When designing a cooling system for a lithium-ion battery pack, this has not only to be sufficiently powerful to dissipate the heat, but also to keep an even temperature distribution on the battery pack throughout its lithium-ion cells.
The sources of heat in a cell
There are two sources of heat in a cell:
- Electrochemical reaction inside the cell.
- Heat generated by Joule-effect characteristics of the cell.
Both heat sources can be incorporated in a simulation-based model using equations that for example depend on time and power duty cycles. These boundary conditions must, of course, be correlated with experimental testing data to ensure good fidelity of the results with reality.
The geometry of the cells and the way heat is transferred from the cells to the coolant is critical. Hence, Bold prefers to use a CFD approach when CAD model data is available during the design phase. It is important to note, that even for the same type of cells (e.g. pouch), one might note that not all cooling approaches work with the same efficiency. This is because the internal construction of the cell plays a role in determining how heat is generated and transferred inside the cell. The factors related to these are for example tab position, tab material, separator type, amount of separator layers, insulating layers, amongst others.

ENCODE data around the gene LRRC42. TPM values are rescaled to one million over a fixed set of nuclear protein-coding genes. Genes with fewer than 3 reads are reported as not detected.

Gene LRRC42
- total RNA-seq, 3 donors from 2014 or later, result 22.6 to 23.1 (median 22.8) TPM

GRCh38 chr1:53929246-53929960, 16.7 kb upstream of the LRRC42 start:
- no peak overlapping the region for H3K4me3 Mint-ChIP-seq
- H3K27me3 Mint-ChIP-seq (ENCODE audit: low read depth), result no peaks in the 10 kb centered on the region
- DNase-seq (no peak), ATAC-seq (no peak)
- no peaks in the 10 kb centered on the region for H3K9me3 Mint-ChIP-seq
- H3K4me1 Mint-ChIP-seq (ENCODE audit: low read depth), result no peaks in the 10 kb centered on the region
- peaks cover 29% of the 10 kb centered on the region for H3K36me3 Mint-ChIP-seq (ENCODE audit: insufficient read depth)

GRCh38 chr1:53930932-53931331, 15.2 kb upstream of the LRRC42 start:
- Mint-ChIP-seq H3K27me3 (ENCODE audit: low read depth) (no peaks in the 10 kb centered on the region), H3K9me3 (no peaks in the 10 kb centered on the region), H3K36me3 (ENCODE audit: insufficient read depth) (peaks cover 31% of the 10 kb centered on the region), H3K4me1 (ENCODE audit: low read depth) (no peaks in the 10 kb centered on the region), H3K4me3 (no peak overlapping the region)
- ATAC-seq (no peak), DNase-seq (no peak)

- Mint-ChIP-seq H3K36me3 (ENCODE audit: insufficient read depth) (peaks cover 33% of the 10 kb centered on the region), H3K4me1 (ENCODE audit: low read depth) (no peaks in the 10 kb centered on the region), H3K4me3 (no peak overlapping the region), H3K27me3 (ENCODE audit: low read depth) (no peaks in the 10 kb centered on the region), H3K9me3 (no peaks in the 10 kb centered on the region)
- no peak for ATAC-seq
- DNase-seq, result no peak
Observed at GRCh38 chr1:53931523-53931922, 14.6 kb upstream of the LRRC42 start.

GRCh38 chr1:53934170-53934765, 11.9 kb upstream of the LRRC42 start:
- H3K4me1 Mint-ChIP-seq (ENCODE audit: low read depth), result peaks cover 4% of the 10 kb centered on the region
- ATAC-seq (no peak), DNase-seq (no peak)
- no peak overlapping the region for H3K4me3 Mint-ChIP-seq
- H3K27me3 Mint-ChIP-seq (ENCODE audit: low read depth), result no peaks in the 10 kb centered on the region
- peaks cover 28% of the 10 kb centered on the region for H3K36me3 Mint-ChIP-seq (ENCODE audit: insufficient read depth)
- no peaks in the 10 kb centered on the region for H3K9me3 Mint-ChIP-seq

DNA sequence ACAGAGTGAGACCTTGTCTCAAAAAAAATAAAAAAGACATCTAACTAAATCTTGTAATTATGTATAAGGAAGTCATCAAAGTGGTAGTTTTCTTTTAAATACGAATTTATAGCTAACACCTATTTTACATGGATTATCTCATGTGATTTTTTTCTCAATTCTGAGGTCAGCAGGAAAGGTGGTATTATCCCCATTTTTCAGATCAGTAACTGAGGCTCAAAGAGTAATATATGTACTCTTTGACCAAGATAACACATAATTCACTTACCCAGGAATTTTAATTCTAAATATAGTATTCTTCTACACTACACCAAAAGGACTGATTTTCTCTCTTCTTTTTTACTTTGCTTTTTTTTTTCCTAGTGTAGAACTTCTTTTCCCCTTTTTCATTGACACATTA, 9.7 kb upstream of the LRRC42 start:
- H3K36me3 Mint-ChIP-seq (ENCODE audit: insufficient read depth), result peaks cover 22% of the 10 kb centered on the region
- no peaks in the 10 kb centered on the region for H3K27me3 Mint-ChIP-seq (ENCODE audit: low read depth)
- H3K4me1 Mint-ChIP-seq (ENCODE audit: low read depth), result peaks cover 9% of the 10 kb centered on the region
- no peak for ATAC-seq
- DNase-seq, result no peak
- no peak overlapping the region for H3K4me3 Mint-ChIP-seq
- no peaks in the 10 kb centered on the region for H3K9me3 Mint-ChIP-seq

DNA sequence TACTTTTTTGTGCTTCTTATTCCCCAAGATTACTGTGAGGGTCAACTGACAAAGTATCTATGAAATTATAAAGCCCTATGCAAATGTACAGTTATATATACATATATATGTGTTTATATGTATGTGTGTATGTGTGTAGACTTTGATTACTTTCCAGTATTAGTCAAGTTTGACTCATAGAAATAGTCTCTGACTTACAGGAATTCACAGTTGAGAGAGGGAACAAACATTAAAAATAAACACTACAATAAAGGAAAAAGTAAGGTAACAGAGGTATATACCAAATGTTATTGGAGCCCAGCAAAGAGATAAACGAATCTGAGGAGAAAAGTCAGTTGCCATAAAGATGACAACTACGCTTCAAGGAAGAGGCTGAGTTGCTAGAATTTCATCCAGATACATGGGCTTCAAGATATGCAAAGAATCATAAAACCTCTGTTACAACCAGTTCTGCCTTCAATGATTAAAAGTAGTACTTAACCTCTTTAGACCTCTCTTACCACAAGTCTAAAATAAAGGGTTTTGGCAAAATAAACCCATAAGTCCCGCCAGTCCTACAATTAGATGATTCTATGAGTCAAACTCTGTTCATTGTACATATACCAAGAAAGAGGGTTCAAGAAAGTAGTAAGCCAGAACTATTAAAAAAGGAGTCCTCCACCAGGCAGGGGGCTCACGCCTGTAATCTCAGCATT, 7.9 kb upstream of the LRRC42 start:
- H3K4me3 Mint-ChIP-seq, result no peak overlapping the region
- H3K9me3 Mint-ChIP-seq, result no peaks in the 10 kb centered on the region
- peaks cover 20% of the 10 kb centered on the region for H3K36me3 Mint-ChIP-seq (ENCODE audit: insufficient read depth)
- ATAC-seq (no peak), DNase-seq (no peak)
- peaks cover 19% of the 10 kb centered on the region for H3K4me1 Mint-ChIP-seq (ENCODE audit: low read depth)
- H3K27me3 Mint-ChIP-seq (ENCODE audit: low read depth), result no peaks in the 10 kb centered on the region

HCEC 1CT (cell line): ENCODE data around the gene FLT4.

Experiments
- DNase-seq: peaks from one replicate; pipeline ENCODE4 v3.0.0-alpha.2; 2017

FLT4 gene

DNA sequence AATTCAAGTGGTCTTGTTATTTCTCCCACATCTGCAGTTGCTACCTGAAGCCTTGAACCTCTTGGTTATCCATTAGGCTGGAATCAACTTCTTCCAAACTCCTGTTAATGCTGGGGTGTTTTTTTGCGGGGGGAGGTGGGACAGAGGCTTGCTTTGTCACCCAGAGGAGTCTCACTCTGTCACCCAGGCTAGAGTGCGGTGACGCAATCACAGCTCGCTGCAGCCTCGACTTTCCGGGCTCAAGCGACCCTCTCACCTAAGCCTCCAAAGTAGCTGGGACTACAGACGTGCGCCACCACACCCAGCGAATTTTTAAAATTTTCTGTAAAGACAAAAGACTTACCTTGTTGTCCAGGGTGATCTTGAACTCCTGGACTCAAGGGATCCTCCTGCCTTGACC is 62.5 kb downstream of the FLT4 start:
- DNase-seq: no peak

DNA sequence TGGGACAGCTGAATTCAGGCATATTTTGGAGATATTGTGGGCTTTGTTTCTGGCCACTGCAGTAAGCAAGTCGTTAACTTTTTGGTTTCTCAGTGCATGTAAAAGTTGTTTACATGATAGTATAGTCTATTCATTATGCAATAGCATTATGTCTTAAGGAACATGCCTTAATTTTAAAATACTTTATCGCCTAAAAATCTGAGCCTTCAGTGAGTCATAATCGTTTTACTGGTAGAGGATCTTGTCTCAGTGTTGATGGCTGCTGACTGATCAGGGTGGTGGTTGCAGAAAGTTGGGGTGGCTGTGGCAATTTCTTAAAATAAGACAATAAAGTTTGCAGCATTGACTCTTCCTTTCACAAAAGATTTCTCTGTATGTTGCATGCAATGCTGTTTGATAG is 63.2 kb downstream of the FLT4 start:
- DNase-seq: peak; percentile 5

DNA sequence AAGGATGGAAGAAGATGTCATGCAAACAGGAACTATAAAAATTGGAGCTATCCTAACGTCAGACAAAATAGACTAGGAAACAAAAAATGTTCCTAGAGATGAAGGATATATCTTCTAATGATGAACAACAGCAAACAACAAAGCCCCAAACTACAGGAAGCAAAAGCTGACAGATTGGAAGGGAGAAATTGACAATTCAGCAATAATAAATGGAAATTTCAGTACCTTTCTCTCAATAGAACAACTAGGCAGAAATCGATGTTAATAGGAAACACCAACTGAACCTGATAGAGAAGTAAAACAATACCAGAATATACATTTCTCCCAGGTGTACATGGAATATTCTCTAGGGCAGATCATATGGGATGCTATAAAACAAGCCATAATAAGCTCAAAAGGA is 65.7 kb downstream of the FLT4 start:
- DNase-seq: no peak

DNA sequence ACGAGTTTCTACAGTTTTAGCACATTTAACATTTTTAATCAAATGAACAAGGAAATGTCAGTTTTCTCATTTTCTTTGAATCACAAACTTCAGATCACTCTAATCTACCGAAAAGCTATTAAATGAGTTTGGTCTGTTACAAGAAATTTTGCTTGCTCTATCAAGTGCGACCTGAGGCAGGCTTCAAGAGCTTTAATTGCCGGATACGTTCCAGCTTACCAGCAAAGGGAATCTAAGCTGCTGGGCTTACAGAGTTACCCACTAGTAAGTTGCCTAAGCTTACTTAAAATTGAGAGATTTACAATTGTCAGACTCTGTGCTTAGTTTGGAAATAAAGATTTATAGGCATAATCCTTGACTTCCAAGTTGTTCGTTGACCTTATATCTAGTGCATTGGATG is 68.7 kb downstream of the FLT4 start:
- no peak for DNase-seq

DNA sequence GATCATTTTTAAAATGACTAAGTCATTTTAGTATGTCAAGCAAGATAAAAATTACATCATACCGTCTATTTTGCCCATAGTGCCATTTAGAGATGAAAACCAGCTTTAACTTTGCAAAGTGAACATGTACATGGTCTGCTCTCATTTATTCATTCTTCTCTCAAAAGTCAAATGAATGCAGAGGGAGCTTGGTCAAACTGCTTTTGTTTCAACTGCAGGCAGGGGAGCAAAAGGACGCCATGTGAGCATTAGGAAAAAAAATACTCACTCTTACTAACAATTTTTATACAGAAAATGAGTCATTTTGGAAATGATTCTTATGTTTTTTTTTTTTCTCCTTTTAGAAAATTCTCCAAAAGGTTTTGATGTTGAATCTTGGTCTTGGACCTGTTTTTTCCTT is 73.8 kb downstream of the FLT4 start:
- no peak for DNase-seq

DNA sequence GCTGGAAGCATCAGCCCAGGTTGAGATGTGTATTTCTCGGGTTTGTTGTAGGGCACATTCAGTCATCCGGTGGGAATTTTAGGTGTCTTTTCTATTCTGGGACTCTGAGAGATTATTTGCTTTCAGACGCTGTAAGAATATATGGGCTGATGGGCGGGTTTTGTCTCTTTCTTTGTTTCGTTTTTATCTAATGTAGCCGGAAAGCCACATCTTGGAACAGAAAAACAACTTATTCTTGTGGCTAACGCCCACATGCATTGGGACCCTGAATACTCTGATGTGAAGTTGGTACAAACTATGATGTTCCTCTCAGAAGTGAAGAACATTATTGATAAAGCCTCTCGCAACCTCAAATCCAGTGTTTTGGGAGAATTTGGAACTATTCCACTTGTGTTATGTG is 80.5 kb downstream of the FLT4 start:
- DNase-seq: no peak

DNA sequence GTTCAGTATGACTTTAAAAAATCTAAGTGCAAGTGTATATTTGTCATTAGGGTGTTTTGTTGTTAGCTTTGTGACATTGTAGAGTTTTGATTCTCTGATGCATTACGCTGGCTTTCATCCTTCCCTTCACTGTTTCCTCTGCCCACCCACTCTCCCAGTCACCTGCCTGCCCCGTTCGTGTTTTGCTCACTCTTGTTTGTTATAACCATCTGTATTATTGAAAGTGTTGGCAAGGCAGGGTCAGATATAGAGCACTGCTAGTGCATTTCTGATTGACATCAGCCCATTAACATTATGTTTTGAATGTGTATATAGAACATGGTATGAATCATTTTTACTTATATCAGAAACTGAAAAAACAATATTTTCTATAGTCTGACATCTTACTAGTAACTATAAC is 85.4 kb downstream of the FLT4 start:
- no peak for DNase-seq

Cooling system for lithium-ion cell battery packs
The cooling system is vital for most battery systems. Especially for high power battery system for motorsport, automotive and other short cycle devices. Our mechanical engineering expertise is very strong with on this field. Bold can design the entire cooling system inside and outside the battery pack. Inside the battery pack, the system is in close contact with the cells. In liquid cooling systems, the fluid is transferred outside the pack to a heat exchanged, which is usually then cooled by air. This is very effective thermally, but has impact on the aerodynamics and weight. However, some battery systems might only be cooled using liquid systems due to the high power of the unit.
Design requirements for battery packs
Bold has solid experience at designing these systems and cell carriers to specific load cases. For vehicles, these are mostly inertial load and modal cases. There are operational load cases, such as accelerations during breaking for example, and crash load cases. Obviously, the accelerations during heavy crashes are higher than normal operation of the pack.